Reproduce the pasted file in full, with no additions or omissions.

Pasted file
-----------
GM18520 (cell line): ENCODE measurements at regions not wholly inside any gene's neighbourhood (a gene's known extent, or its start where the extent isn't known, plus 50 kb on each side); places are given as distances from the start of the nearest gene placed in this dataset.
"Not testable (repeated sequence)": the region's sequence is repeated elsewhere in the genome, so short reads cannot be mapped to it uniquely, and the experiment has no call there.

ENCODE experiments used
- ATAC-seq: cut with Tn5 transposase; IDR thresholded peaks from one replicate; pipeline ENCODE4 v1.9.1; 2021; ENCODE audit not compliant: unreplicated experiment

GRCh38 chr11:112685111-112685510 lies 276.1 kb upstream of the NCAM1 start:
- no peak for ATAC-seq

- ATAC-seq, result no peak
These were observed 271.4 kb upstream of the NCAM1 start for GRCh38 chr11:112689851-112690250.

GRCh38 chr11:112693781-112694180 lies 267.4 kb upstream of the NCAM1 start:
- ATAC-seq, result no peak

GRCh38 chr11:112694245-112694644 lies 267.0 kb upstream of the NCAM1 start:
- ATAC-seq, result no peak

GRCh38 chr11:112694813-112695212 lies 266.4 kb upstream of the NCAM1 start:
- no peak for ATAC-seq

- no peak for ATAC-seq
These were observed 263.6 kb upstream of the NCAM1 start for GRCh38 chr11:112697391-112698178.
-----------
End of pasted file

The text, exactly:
GM18520 (cell line): ENCODE measurements at regions not wholly inside any gene's neighbourhood (a gene's known extent, or its start where the extent isn't known, plus 50 kb on each side); places are given as distances from the start of the nearest gene placed in this dataset.
"Not testable (repeated sequence)": the region's sequence is repeated elsewhere in the genome, so short reads cannot be mapped to it uniquely, and the experiment has no call there.

ENCODE experiments used
- ATAC-seq: cut with Tn5 transposase; IDR thresholded peaks from one replicate; pipeline ENCODE4 v1.9.1; 2021; ENCODE audit not compliant: unreplicated experiment

GRCh38 chr11:112685111-112685510 lies 276.1 kb upstream of the NCAM1 start:
- no peak for ATAC-seq

- ATAC-seq, result no peak
These were observed 271.4 kb upstream of the NCAM1 start for GRCh38 chr11:112689851-112690250.

GRCh38 chr11:112693781-112694180 lies 267.4 kb upstream of the NCAM1 start:
- ATAC-seq, result no peak

GRCh38 chr11:112694245-112694644 lies 267.0 kb upstream of the NCAM1 start:
- ATAC-seq, result no peak

GRCh38 chr11:112694813-112695212 lies 266.4 kb upstream of the NCAM1 start:
- no peak for ATAC-seq

- no peak for ATAC-seq
These were observed 263.6 kb upstream of the NCAM1 start for GRCh38 chr11:112697391-112698178.